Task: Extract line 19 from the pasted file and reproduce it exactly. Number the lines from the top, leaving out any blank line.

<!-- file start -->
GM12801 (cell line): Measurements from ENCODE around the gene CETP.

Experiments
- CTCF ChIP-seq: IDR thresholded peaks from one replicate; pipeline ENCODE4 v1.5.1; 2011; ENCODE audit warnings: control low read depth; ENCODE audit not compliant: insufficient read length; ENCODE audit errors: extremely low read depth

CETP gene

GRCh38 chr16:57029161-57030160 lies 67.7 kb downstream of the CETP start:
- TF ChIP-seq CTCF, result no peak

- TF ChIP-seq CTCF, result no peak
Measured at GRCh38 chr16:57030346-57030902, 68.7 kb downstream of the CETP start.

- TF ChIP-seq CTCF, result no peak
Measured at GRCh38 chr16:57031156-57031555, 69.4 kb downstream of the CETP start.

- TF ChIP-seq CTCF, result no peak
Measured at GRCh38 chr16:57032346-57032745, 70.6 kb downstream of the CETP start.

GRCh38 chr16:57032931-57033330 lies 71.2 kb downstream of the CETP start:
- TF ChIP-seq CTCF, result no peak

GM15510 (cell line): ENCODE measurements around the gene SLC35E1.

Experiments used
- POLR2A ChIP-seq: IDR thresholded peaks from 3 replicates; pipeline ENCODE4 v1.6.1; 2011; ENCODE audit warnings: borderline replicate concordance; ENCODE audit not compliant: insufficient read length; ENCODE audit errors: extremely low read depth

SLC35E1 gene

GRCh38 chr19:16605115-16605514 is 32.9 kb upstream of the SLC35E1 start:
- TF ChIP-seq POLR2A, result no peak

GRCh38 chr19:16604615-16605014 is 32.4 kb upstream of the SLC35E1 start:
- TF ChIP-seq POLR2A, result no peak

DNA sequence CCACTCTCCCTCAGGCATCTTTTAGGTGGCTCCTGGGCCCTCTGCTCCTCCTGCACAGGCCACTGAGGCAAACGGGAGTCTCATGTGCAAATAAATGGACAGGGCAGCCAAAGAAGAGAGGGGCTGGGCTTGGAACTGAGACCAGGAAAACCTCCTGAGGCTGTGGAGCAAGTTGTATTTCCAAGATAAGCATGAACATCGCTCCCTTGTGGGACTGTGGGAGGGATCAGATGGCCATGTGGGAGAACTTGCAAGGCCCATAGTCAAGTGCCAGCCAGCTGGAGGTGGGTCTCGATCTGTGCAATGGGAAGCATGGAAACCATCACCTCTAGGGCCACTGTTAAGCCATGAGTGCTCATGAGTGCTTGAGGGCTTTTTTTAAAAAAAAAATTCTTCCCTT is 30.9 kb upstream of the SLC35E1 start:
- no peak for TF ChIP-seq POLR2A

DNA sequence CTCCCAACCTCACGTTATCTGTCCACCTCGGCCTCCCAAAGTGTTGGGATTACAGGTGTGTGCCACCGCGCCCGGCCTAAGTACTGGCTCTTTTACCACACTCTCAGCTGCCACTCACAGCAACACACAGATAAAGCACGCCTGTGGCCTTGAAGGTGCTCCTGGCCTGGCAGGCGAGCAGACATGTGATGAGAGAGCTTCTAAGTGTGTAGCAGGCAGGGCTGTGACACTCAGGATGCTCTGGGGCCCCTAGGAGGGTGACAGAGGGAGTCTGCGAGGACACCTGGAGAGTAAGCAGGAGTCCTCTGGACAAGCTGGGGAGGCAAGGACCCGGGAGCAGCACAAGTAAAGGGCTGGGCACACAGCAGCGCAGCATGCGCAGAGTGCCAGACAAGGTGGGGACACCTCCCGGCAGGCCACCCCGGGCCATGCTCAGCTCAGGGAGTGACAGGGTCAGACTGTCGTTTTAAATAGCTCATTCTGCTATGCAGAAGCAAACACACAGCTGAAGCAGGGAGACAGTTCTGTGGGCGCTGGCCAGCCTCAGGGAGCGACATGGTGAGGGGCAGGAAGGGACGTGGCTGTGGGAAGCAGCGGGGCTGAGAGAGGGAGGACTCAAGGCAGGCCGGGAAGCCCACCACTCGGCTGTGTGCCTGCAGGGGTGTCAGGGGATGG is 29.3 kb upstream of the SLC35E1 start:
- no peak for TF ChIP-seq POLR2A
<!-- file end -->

GRCh38 chr19:16605115-16605514 is 32.9 kb upstream of the SLC35E1 start: